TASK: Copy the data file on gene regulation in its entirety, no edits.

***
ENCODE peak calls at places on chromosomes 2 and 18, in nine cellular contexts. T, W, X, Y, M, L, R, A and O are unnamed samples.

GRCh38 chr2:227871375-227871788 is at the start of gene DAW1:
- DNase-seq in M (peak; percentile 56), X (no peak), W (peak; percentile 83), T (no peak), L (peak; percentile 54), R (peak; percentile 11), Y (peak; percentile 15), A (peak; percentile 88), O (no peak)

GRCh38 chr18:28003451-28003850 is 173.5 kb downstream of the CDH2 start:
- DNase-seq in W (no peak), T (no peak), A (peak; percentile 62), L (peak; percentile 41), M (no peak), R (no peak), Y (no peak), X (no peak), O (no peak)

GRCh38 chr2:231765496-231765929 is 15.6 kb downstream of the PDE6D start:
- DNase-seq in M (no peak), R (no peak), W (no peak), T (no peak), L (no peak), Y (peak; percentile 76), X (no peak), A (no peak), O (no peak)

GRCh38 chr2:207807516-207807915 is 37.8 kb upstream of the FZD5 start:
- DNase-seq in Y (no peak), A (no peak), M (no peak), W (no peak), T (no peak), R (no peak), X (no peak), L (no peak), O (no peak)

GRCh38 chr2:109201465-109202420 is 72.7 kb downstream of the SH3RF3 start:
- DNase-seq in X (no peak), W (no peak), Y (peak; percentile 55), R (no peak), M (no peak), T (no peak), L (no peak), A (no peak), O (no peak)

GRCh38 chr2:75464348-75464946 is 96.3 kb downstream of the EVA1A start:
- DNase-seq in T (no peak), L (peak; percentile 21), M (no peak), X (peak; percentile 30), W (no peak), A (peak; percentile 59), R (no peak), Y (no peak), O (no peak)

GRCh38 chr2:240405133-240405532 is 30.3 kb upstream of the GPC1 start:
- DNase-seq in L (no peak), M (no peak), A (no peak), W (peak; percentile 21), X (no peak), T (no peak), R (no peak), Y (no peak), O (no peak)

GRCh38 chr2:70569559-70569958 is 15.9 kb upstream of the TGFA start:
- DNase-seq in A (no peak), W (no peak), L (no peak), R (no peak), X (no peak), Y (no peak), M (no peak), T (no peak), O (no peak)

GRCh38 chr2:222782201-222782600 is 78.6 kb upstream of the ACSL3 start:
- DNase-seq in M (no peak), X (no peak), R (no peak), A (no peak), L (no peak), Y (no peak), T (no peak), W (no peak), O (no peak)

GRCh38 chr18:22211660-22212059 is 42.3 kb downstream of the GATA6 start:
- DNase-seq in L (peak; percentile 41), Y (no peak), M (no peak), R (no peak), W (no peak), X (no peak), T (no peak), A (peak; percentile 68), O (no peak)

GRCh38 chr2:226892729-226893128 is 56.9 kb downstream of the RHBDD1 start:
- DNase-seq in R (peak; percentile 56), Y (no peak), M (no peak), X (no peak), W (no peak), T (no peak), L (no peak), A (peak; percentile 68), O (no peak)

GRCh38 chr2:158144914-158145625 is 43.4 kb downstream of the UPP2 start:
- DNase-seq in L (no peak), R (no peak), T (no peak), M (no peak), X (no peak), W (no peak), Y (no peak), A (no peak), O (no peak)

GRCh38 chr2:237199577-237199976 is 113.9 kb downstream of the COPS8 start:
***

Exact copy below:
ENCODE peak calls at places on chromosomes 2 and 18, in nine cellular contexts. T, W, X, Y, M, L, R, A and O are unnamed samples.

GRCh38 chr2:227871375-227871788 is at the start of gene DAW1:
- DNase-seq in M (peak; percentile 56), X (no peak), W (peak; percentile 83), T (no peak), L (peak; percentile 54), R (peak; percentile 11), Y (peak; percentile 15), A (peak; percentile 88), O (no peak)

GRCh38 chr18:28003451-28003850 is 173.5 kb downstream of the CDH2 start:
- DNase-seq in W (no peak), T (no peak), A (peak; percentile 62), L (peak; percentile 41), M (no peak), R (no peak), Y (no peak), X (no peak), O (no peak)

GRCh38 chr2:231765496-231765929 is 15.6 kb downstream of the PDE6D start:
- DNase-seq in M (no peak), R (no peak), W (no peak), T (no peak), L (no peak), Y (peak; percentile 76), X (no peak), A (no peak), O (no peak)

GRCh38 chr2:207807516-207807915 is 37.8 kb upstream of the FZD5 start:
- DNase-seq in Y (no peak), A (no peak), M (no peak), W (no peak), T (no peak), R (no peak), X (no peak), L (no peak), O (no peak)

GRCh38 chr2:109201465-109202420 is 72.7 kb downstream of the SH3RF3 start:
- DNase-seq in X (no peak), W (no peak), Y (peak; percentile 55), R (no peak), M (no peak), T (no peak), L (no peak), A (no peak), O (no peak)

GRCh38 chr2:75464348-75464946 is 96.3 kb downstream of the EVA1A start:
- DNase-seq in T (no peak), L (peak; percentile 21), M (no peak), X (peak; percentile 30), W (no peak), A (peak; percentile 59), R (no peak), Y (no peak), O (no peak)

GRCh38 chr2:240405133-240405532 is 30.3 kb upstream of the GPC1 start:
- DNase-seq in L (no peak), M (no peak), A (no peak), W (peak; percentile 21), X (no peak), T (no peak), R (no peak), Y (no peak), O (no peak)

GRCh38 chr2:70569559-70569958 is 15.9 kb upstream of the TGFA start:
- DNase-seq in A (no peak), W (no peak), L (no peak), R (no peak), X (no peak), Y (no peak), M (no peak), T (no peak), O (no peak)

GRCh38 chr2:222782201-222782600 is 78.6 kb upstream of the ACSL3 start:
- DNase-seq in M (no peak), X (no peak), R (no peak), A (no peak), L (no peak), Y (no peak), T (no peak), W (no peak), O (no peak)

GRCh38 chr18:22211660-22212059 is 42.3 kb downstream of the GATA6 start:
- DNase-seq in L (peak; percentile 41), Y (no peak), M (no peak), R (no peak), W (no peak), X (no peak), T (no peak), A (peak; percentile 68), O (no peak)

GRCh38 chr2:226892729-226893128 is 56.9 kb downstream of the RHBDD1 start:
- DNase-seq in R (peak; percentile 56), Y (no peak), M (no peak), X (no peak), W (no peak), T (no peak), L (no peak), A (peak; percentile 68), O (no peak)

GRCh38 chr2:158144914-158145625 is 43.4 kb downstream of the UPP2 start:
- DNase-seq in L (no peak), R (no peak), T (no peak), M (no peak), X (no peak), W (no peak), Y (no peak), A (no peak), O (no peak)

GRCh38 chr2:237199577-237199976 is 113.9 kb downstream of the COPS8 start: